This is the advice I can give to anyone who has a side project. Get to the point where you can show something to the users and just start adding stuff.
Even if it's just two lines of code or changing the favicon - still worth it. In practice, it's harder to do than it sounds, but I've been doing it for some time and it's been going great.
In reality, you won't have millions of users on day 1 no matter how great your product is. If you start small and keep adding stuff you will have more success.
In fact, the biggest challenge for side projects is marketing and not the tech or infrastructure.
However, it also depends on the goal - if you want to build the project that makes money it's completely different story to experimenting with tech. In the end, you get the experience.
For example, a few years ago I managed to build an overengineered CDN product that compressed images on the fly (almost on the fly). I shipped the project and it even worked great for testers, but I didn't get to the point where it makes money, so I shut it down as with half unfinished features as it was taking too much time.
While building it I managed to learn Go, improve my AWS skills, plus some other tricks. Now it sounds like a great investment even though I feel that I haven't completed the project.
Because yeah, by hand, even deploying my webapp would take a couple hours. it took me maybe 8hrs of labor to setup my deploy script but given as I've deployed maybe 50 times so far it's paid off.
For me, that would be:
1) provision VM
2) configure the new VM (security hardening, install utils)
3) download app from git and configure it
4) take image of vm
5) install new image into my autoscaler
6) hot-replace live instances of previous version with new version.
doing each of those commands by hand and waiting for each to complete could easily take 1.5 or 2 hours of work. I did it by hand the first couple times but once I figured out my workflow I automated it (bash script) as fast as possible.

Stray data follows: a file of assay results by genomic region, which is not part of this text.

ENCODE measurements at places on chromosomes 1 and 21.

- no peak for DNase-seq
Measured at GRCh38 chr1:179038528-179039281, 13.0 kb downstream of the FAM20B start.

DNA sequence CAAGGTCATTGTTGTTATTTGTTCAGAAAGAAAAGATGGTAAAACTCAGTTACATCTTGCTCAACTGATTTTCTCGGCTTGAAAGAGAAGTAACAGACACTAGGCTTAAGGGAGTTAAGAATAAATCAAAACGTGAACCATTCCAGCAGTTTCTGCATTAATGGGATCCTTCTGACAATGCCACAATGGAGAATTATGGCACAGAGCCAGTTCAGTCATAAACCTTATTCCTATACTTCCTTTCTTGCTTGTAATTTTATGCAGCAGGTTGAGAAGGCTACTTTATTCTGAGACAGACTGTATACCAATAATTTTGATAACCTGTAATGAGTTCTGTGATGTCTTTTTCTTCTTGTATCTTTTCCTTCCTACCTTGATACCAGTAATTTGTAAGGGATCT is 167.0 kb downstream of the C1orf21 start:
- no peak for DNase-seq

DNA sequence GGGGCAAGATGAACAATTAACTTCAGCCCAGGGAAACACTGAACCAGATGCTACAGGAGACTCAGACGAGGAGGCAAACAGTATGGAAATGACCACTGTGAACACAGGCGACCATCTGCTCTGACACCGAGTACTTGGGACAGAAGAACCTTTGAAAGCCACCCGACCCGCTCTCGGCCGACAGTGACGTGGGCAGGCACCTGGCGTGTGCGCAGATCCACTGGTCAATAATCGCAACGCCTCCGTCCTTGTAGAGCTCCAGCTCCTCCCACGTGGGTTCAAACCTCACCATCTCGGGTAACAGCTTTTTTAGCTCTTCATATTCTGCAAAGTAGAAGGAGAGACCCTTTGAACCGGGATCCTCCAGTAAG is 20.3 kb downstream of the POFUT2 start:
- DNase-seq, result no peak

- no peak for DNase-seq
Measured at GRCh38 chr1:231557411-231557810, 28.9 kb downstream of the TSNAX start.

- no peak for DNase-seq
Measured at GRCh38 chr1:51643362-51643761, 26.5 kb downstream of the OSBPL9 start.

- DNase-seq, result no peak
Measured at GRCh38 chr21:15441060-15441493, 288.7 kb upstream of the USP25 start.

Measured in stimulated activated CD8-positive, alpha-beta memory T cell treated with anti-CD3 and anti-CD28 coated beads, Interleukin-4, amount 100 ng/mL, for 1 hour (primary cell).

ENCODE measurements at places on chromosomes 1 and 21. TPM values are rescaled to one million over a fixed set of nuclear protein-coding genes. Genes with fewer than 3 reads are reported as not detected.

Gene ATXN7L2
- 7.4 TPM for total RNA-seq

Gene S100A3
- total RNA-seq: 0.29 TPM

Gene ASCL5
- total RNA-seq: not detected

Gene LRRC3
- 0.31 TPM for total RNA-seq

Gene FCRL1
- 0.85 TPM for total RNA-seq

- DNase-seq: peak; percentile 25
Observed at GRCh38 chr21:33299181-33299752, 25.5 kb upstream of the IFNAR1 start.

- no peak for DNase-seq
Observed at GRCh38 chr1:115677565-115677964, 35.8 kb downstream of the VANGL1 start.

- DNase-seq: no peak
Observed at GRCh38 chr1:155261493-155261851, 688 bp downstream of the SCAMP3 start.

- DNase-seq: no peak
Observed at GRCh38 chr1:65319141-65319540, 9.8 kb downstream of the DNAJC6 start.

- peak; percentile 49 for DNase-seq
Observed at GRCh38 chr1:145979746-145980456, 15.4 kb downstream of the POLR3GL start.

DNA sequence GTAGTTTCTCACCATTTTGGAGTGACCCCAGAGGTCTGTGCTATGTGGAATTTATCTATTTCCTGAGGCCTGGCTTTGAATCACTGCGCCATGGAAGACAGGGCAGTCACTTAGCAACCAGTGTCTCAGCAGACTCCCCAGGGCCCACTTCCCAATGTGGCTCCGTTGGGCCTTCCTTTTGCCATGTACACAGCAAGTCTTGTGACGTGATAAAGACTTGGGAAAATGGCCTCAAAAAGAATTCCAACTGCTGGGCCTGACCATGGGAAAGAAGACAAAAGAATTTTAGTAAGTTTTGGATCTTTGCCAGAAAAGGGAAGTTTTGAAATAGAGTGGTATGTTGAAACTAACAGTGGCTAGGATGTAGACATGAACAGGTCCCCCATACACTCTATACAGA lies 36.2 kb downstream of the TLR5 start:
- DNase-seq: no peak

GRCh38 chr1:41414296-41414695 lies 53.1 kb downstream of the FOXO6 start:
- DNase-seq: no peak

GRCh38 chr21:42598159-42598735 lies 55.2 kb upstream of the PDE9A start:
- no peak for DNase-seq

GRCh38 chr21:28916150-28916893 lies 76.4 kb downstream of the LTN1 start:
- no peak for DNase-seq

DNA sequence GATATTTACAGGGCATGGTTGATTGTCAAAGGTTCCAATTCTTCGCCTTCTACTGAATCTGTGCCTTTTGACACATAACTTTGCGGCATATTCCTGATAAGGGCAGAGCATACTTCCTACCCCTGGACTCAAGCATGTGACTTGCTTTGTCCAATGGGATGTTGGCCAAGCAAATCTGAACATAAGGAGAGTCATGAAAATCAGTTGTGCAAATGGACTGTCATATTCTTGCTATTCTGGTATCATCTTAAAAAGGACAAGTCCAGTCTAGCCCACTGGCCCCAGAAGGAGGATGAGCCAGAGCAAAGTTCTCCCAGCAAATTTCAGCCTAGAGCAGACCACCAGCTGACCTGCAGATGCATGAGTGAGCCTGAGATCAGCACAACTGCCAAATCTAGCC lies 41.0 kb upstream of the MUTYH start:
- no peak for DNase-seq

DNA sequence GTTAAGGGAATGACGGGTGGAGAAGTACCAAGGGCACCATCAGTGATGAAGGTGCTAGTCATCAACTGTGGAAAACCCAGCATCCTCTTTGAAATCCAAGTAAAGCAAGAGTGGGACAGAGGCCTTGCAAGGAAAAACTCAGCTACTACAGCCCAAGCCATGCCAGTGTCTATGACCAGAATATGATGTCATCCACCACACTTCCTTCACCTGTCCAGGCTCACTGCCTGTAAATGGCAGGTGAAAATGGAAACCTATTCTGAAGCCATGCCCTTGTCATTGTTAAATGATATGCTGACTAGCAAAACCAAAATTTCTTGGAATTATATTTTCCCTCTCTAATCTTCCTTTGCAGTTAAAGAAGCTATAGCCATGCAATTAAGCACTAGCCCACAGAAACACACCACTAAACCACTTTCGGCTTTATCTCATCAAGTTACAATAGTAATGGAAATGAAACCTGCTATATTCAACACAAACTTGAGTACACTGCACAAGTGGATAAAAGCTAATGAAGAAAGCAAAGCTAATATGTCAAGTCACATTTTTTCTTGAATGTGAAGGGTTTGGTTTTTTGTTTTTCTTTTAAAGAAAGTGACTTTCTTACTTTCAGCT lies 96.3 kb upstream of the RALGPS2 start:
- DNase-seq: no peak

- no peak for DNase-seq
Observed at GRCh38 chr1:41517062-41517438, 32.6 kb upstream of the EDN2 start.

I spent a couple days looking into ansible, but as I have a very specific need I didn't want to spend 2+ weeks adding another chunk of "technical debt" to my product.
You can automate all steps for building an application but the signing to make your life easier. You can also automate things locally if you're worried about what you're signing.
The bottom line is that this applies to all apps (though your users might be irritated if they need to keep downloading updates).
Receiving daily updates for desktop apps would suck because it typically requires the app to quit and start again. A good compromise would be updates every four weeks. At the same time you as a developer always leave your app in a state were you could push an update anytime. So you still work incrementally in daily units of work.
Daily updates for libraries … if it's only publicly available code, I don't see a reason not to push daily. Anyone interested can check the commit logs. For compiled binaries on the other hand I can see update fatigue for users (other developers). Once a month or longer seems fine.
In the end, push regularly (daily, weekly, monthly, whatever fits you) without annoying your users by spamming them with updates, while at the same time reduce work units to a size that does not feel overwhelming.
This is so true. I, as well as a few others I know, have built some pretty cool things that have never gotten the attention they deserve.
I've built a good base for mplyees in about 4 months. Marketing it and getting it out there will take a lot more time unless I get lucky.
Shipping can be the result of, or one way, to do the right things. But if you look at projects on Github it's usually not a lack of "shipping daily" so much as a lack of packaging it as something useful. Often you see daily commits until the motivation wears off and the project stops. But the software is still buggy, there's no screenshots, it's not straight forward how to build it, lacks documentation etc. They haven't made it into something that is easy for other people to appreciate, so they don't get much positive feedback.
This is great advice, but when it's not possible to ship daily, I find that even just committing once a day is a good micro-goal to keep projects moving. The GitHub streaks feature can help motivate you too.